Fly Fishing on the Provo River
Originally known as the Timpanoquint, meaning “water running over rocks” to the Native Americans who once lived here, the Provo River flows approximately 75 miles from its source in the High Uintah Mountains to its eventual end in the Great Basin and Utah Lake.
The River is impounded by two reservoirs along its path. The Jordanelle at the north end of the Heber Valley and Deer Creek at the upper terminus of Provo Canyon. Thus, the river is split into three different sections. These sections are simply described as the Upper Provo River, the Middle Provo River and the Lower Provo River.
Each one of these sections is unique and different from the others. Essentially, you have the unique opportunity of fishing three different rivers in one.
Upper Provo River
The upper or freestone section of the Provo River consists of two forks: the North Fork of the Provo River and the South Fork of the Provo River. At its inception, it is a small high elevation trout stream consisting of pocket water, riffles and small pools that support aggressive and eager populations of Brook and Cutthroat trout.
As it descends through the High Uintah Wilderness and Wasatch-Cache National Forest toward the Heber Valley, access is prevalent and clearly marked. As it leaves the national forest the river picks up more volume.
At this point, brown and rainbow trout become the more predominant species. Here it also begins to flow through more private land. There can be some excellent fly-fishing on this stretch, but unfortunately access is next to impossible due to development and privatization of the river and its surroundings.
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Finally, as the river empties into Jordanelle Reservoir there is one last public section in the Rock Cliff area of Jordanelle State Park. It is short, but at certain times of the year it can result in great fishing and we do run trips there from time to time.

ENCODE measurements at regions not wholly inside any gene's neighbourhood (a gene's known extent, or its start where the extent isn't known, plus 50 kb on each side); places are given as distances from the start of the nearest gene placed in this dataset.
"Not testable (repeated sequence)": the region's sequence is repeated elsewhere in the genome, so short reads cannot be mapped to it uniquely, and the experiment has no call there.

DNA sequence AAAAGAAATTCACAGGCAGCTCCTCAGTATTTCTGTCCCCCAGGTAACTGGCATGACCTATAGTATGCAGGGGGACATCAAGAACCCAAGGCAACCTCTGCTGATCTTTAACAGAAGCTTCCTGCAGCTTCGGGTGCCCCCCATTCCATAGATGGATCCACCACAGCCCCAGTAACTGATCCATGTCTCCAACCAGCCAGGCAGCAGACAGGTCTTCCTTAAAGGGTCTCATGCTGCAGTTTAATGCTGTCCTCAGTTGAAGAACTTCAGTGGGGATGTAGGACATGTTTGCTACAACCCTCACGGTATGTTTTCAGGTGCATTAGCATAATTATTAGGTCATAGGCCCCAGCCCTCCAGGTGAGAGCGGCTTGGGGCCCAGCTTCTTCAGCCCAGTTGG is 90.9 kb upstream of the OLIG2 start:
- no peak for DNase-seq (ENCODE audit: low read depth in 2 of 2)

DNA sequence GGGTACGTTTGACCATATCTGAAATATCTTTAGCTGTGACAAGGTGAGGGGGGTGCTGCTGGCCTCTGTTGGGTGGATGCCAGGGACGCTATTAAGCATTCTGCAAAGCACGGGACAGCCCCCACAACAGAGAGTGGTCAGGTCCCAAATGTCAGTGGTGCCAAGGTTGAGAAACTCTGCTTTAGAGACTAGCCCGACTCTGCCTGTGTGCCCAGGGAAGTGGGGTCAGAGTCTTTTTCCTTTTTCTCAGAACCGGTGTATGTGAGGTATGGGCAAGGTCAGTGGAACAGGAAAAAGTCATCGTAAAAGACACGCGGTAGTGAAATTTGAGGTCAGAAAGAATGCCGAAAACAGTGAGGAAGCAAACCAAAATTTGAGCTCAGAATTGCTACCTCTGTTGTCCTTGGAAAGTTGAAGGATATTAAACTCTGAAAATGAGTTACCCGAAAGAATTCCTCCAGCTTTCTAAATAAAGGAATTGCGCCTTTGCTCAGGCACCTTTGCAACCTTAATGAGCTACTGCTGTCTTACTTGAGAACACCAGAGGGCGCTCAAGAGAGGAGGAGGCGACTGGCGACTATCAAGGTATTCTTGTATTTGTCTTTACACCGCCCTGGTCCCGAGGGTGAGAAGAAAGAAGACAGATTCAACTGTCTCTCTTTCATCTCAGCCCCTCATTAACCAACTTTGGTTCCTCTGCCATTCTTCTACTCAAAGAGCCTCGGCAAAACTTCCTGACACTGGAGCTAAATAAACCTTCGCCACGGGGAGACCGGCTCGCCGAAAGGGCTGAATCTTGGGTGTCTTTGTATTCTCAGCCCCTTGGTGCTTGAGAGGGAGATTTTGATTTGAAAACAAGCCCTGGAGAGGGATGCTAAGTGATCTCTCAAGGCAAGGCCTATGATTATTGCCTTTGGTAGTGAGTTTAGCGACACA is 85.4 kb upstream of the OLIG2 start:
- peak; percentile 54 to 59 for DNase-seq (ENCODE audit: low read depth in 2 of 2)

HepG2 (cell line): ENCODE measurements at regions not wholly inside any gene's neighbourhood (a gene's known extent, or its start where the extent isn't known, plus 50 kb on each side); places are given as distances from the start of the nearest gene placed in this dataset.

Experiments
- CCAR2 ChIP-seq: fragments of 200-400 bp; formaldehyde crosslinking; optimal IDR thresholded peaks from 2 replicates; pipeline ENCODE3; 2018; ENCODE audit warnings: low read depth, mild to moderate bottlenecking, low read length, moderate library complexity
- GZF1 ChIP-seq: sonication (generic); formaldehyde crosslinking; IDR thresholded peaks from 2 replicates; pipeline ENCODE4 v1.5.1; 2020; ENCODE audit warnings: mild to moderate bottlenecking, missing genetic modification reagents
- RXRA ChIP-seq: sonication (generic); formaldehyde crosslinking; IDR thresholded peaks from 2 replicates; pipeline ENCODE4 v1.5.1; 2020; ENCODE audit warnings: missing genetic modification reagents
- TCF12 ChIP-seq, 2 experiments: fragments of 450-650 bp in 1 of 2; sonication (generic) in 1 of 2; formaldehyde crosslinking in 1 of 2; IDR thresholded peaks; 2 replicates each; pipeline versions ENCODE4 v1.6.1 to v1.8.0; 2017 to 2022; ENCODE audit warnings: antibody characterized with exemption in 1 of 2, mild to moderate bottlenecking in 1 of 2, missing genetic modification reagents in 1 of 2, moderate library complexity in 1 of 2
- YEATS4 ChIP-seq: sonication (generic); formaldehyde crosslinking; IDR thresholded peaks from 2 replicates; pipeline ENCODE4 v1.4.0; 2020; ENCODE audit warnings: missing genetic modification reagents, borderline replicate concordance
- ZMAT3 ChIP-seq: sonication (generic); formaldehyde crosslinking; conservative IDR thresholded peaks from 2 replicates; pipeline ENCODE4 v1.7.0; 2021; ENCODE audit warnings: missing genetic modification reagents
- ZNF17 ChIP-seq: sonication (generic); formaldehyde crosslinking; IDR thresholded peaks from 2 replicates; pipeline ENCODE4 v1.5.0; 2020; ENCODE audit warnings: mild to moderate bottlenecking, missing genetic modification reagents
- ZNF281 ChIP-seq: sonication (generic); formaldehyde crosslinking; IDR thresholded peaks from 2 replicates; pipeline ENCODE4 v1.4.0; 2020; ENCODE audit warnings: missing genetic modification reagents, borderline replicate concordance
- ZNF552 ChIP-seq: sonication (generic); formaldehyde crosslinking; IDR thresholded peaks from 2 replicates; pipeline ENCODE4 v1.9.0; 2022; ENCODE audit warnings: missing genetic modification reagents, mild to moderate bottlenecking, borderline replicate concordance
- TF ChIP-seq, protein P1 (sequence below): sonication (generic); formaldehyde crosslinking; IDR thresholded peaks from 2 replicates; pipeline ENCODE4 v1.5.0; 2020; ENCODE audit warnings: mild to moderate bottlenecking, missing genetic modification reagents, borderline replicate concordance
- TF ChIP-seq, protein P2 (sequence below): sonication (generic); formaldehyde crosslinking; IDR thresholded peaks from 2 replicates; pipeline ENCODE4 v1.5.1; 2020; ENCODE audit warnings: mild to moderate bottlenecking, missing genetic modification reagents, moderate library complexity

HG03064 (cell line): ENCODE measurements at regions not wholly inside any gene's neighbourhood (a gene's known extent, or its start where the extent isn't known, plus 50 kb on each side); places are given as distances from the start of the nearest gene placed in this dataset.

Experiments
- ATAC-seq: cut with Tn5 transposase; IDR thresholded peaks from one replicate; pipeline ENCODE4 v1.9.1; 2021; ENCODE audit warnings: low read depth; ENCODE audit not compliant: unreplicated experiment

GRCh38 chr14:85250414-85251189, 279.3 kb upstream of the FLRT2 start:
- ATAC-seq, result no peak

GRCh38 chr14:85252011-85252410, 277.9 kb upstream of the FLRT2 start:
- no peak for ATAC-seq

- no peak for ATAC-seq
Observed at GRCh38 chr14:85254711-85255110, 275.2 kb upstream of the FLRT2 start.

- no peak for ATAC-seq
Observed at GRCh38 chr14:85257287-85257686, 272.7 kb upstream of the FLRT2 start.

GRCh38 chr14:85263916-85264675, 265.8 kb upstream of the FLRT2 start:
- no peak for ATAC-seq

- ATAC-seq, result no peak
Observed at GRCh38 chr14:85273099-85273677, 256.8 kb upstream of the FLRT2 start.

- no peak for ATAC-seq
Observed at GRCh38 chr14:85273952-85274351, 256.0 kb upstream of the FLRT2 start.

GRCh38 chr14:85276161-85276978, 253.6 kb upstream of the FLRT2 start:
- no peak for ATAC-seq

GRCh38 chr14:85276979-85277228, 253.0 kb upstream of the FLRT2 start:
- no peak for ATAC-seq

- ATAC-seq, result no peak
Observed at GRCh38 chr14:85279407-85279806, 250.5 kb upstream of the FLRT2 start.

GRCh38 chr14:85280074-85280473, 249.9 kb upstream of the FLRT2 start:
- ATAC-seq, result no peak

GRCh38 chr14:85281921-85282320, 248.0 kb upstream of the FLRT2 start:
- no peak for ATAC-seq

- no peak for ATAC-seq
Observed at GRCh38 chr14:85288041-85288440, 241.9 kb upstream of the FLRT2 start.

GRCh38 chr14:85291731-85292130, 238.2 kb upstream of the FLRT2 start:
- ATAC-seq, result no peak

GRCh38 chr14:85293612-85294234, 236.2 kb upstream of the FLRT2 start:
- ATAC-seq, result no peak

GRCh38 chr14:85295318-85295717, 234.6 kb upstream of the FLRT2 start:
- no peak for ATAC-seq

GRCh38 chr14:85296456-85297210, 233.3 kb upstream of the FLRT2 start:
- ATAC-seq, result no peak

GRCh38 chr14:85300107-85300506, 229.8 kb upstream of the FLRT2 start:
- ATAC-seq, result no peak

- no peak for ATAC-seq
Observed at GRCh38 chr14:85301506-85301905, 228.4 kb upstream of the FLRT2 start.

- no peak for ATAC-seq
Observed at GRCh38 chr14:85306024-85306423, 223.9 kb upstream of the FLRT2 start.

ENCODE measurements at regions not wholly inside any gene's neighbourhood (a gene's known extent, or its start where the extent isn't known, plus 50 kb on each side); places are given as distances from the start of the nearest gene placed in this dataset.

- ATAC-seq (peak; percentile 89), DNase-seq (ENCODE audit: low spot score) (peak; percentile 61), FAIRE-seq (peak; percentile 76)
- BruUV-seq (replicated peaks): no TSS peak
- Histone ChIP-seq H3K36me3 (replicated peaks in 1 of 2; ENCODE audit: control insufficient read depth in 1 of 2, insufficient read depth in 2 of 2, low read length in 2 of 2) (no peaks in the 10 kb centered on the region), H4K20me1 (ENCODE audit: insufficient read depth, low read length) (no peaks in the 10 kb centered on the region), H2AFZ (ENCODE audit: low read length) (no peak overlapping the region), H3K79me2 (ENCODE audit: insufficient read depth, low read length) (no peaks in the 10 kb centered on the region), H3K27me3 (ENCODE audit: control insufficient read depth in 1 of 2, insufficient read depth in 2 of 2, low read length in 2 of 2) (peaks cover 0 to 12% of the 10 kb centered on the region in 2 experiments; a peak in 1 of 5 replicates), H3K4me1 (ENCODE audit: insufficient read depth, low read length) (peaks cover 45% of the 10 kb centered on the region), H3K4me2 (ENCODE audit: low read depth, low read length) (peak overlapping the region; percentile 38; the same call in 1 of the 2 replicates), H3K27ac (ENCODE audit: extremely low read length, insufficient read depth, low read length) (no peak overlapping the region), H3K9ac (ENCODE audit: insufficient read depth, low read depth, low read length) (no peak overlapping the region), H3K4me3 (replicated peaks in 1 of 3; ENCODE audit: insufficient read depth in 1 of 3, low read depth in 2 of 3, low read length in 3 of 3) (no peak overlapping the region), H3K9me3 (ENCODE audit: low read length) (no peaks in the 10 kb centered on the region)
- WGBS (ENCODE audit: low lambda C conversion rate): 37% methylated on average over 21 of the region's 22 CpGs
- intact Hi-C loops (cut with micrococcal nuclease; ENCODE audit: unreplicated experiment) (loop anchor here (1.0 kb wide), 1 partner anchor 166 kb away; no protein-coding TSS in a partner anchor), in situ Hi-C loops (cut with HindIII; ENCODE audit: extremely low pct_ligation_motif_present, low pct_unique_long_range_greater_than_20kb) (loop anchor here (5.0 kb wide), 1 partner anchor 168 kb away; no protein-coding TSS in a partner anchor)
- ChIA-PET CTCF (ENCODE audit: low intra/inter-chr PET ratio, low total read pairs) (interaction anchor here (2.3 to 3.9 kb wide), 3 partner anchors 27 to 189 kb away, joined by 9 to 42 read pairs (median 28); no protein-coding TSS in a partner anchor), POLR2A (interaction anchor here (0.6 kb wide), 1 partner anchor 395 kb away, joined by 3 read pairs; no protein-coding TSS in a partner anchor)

Middle Provo River
Framed by majestic Mt. Timpanogos as it meanders through the meadows of the Heber Valley, the Middle Provo River feels like a rugged mountain stream making love to a mellow spring creek. Only twenty minutes from Park City, this tailwater boasts a population of 3,500 wild and self-sustaining trout per mile.
Despite its ease of access and sustained angler pressure this section of the river is arguably one of the most healthy fisheries in the lower 48. With consistent water temps, an abundance of aquatic life and year round hatches the Middle Provo River is truly a year round fishery.
The fishability and ease of access make this one of our more popular destinations, especially for half day trips and beginner to intermediate anglers.
Lower Provo River
As the river flows through the impoundment of Deer Creek Reservoir it begins its descent down the deep and narrow limestone walls of Provo Canyon. Like its upstream sibling, the Middle Provo River, this tailwater is very healthy and fishable throughout most parts of the year.
The Lower Provo River’s unique and consistent conditions of flow and temperature foster a rather large population of freshwater crustaceans, more specifically in trout speak “Sowbugs”. The consistent availability of these micro isopods allows the trout to thrive and grow to rather obscene proportions in this section of river. Average size is 16-18 inches with some trout being as wide as they are long.
Nymphing to ripping rainbows, gorging on sowbugs, is very much the game here. However, late march brings an epic Blue Winged Olive hatch.
The scenery is spectacular and this is very much a guide favorite, especially early in the season.